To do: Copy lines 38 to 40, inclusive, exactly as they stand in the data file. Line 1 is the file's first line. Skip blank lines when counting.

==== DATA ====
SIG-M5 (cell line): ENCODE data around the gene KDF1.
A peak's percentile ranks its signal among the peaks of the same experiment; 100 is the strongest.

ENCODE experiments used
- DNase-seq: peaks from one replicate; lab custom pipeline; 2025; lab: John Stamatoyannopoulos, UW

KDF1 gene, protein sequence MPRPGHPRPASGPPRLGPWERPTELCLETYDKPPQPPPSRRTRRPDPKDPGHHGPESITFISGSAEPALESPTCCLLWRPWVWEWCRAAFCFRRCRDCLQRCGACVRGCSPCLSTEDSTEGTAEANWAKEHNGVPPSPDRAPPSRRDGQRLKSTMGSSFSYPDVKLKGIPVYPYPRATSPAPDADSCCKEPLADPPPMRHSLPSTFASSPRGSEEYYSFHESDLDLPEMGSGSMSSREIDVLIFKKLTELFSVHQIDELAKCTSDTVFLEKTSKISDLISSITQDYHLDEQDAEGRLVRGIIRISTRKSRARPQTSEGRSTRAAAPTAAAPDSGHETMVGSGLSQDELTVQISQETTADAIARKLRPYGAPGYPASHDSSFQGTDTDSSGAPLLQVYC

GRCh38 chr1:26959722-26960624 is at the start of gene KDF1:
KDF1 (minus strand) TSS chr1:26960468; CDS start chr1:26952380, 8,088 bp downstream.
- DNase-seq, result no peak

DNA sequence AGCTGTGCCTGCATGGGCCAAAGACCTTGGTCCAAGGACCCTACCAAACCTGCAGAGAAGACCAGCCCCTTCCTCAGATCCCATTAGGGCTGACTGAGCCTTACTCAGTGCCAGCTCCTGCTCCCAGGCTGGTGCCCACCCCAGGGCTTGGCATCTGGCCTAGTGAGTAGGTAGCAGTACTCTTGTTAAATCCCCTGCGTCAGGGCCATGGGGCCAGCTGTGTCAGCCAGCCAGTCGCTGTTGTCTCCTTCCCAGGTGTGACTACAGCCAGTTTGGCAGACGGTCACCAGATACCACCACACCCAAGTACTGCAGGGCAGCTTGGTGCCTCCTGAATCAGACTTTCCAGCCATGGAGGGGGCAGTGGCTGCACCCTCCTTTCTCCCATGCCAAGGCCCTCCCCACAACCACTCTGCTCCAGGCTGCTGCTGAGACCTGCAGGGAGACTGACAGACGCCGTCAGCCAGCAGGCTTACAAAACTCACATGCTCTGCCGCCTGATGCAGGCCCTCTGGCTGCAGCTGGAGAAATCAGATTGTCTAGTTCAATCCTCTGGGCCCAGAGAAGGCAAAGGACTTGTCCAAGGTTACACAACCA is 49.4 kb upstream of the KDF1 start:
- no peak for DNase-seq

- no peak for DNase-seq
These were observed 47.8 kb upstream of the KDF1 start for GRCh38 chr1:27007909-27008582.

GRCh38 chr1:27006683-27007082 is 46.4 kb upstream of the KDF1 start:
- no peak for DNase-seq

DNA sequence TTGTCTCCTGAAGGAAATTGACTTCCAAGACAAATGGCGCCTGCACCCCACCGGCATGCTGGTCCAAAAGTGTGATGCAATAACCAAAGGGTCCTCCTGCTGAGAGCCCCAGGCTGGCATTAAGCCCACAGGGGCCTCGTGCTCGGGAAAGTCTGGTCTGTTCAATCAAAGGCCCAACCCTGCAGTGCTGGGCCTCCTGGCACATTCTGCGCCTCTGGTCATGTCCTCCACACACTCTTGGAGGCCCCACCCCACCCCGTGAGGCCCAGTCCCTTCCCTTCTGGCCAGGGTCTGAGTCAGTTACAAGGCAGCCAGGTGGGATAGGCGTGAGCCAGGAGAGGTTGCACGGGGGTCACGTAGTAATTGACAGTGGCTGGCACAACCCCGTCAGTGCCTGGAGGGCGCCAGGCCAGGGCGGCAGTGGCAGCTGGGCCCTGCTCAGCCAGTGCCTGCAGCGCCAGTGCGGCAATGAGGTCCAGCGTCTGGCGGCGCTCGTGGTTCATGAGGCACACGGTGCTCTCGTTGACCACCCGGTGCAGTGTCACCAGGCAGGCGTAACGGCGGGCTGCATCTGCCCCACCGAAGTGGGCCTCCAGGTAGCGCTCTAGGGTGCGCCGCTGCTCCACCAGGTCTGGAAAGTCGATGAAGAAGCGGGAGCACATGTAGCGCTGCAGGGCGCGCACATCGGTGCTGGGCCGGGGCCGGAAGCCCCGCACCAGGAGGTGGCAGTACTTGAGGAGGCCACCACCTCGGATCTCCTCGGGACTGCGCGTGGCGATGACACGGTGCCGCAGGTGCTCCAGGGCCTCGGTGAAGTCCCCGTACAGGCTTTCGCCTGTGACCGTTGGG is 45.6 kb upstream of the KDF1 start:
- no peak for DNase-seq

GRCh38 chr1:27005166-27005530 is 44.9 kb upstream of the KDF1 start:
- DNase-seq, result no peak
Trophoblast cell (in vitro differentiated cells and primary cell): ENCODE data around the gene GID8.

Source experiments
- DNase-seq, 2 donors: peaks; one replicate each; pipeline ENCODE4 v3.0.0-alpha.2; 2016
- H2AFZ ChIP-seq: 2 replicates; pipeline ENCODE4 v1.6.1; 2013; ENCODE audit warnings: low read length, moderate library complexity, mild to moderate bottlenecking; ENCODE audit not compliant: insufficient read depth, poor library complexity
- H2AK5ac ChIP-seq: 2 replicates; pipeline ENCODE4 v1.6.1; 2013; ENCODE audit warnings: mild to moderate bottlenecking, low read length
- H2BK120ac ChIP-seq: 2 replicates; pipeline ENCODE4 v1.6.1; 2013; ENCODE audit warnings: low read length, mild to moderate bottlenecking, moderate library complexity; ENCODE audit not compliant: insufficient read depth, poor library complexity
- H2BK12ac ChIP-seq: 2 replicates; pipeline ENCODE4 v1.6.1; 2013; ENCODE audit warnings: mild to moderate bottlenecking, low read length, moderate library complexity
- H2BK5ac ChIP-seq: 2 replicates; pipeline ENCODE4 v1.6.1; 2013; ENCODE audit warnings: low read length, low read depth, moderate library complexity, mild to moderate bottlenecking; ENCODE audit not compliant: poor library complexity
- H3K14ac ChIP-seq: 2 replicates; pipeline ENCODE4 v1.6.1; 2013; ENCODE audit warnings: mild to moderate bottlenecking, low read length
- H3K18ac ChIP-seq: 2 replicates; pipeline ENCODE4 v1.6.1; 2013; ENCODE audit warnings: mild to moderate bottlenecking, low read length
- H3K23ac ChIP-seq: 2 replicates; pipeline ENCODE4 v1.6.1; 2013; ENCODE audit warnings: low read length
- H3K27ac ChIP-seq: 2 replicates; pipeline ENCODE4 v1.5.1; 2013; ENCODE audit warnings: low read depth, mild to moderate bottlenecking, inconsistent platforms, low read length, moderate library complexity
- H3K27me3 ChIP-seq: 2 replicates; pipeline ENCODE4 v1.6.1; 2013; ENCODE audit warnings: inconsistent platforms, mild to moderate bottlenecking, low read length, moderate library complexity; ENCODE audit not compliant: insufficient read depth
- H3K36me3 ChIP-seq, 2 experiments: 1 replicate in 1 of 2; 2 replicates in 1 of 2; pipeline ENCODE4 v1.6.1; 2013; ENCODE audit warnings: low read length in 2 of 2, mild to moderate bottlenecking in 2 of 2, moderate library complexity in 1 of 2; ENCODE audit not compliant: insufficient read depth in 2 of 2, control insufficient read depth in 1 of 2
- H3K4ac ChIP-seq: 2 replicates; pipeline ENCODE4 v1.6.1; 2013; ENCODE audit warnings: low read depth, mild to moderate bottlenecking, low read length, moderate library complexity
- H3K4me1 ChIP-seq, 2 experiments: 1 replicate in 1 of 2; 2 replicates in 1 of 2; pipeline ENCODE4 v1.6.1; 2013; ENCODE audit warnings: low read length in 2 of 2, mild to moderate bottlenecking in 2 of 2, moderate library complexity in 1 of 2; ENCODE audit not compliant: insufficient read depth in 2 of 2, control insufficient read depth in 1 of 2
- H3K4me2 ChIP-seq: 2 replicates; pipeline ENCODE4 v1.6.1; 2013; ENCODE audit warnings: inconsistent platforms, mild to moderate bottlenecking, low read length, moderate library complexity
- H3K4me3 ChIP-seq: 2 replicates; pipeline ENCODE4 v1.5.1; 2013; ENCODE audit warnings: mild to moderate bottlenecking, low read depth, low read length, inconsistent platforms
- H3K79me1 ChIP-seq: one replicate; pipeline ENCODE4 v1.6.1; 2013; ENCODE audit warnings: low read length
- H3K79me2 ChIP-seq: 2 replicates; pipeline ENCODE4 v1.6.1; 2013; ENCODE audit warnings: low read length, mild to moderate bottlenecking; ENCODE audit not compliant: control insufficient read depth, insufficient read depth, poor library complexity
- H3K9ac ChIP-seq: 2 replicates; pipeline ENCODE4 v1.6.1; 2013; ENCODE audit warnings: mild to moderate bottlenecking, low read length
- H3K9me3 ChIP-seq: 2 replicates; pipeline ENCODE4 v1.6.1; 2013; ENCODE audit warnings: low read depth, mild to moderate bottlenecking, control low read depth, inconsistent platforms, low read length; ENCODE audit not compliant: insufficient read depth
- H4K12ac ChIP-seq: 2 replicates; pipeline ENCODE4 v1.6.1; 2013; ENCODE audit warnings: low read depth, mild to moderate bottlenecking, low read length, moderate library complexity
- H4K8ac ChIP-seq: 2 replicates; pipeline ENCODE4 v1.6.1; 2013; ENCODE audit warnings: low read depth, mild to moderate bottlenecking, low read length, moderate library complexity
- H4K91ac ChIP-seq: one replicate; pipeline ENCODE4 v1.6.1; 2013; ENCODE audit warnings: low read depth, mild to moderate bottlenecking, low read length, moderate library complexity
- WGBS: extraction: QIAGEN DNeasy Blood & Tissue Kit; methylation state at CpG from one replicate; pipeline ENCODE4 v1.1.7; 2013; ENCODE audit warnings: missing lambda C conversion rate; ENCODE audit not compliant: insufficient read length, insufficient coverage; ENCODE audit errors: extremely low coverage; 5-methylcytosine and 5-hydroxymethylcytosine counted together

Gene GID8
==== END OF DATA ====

- H3K79me2 ChIP-seq: 2 replicates; pipeline ENCODE4 v1.6.1; 2013; ENCODE audit warnings: low read length, mild to moderate bottlenecking; ENCODE audit not compliant: control insufficient read depth, insufficient read depth, poor library complexity
- H3K9ac ChIP-seq: 2 replicates; pipeline ENCODE4 v1.6.1; 2013; ENCODE audit warnings: mild to moderate bottlenecking, low read length
- H3K9me3 ChIP-seq: 2 replicates; pipeline ENCODE4 v1.6.1; 2013; ENCODE audit warnings: low read depth, mild to moderate bottlenecking, control low read depth, inconsistent platforms, low read length; ENCODE audit not compliant: insufficient read depth